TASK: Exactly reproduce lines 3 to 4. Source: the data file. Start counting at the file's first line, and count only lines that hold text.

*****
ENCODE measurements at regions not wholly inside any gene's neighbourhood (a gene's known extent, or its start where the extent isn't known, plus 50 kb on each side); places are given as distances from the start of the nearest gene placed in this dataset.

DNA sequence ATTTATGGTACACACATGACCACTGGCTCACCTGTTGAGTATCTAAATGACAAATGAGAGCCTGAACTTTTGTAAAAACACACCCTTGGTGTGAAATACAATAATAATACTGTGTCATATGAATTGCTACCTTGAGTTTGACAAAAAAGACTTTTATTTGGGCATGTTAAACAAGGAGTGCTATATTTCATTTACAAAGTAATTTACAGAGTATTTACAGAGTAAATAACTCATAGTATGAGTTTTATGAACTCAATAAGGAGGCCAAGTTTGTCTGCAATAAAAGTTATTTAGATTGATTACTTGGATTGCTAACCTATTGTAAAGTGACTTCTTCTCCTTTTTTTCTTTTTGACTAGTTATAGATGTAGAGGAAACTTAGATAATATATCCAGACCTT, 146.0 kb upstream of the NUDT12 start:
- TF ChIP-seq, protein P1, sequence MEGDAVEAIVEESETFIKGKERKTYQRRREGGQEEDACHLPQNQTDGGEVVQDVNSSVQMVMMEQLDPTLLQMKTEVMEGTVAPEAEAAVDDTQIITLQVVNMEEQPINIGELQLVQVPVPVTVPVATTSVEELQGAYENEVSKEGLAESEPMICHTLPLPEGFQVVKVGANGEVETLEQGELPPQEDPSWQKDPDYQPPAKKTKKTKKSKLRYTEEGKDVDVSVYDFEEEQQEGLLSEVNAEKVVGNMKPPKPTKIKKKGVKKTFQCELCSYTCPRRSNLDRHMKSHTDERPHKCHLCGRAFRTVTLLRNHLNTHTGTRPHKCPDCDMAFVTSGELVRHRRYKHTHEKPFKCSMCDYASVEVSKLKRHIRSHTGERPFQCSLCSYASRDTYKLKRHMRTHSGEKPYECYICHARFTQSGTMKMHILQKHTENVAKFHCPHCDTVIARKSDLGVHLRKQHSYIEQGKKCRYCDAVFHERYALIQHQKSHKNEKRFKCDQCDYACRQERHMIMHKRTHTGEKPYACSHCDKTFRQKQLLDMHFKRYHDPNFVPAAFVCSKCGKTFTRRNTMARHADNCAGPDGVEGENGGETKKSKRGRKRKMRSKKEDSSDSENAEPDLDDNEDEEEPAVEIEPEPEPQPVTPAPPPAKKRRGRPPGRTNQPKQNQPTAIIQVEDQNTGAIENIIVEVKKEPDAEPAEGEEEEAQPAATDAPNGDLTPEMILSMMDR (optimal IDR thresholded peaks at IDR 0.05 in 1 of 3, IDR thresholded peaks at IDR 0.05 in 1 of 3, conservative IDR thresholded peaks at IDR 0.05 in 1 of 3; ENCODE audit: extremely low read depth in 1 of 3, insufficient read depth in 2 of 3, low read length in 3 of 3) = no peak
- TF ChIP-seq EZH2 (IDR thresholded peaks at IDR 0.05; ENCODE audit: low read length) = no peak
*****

- TF ChIP-seq, protein P1, sequence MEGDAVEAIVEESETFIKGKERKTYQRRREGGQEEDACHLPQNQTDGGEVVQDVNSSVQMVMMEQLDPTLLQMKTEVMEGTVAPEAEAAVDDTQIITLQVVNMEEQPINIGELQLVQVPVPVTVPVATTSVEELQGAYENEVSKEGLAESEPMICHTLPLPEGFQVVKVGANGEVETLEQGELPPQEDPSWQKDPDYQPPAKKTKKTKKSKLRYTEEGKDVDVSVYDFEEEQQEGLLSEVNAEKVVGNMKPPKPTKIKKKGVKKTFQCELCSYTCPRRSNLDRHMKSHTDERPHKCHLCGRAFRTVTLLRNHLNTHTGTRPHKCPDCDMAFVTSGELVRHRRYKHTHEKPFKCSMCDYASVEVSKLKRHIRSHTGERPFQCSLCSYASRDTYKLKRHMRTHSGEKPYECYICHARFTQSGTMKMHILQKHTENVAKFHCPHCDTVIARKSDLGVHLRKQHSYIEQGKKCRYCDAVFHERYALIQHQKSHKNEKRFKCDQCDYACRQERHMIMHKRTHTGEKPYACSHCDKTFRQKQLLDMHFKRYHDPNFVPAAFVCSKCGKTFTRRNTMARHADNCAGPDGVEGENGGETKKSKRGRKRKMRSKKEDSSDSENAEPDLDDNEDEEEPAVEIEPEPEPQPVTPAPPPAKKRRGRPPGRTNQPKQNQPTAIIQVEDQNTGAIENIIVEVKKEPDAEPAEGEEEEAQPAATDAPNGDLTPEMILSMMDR (optimal IDR thresholded peaks at IDR 0.05 in 1 of 3, IDR thresholded peaks at IDR 0.05 in 1 of 3, conservative IDR thresholded peaks at IDR 0.05 in 1 of 3; ENCODE audit: extremely low read depth in 1 of 3, insufficient read depth in 2 of 3, low read length in 3 of 3) = no peak
- TF ChIP-seq EZH2 (IDR thresholded peaks at IDR 0.05; ENCODE audit: low read length) = no peak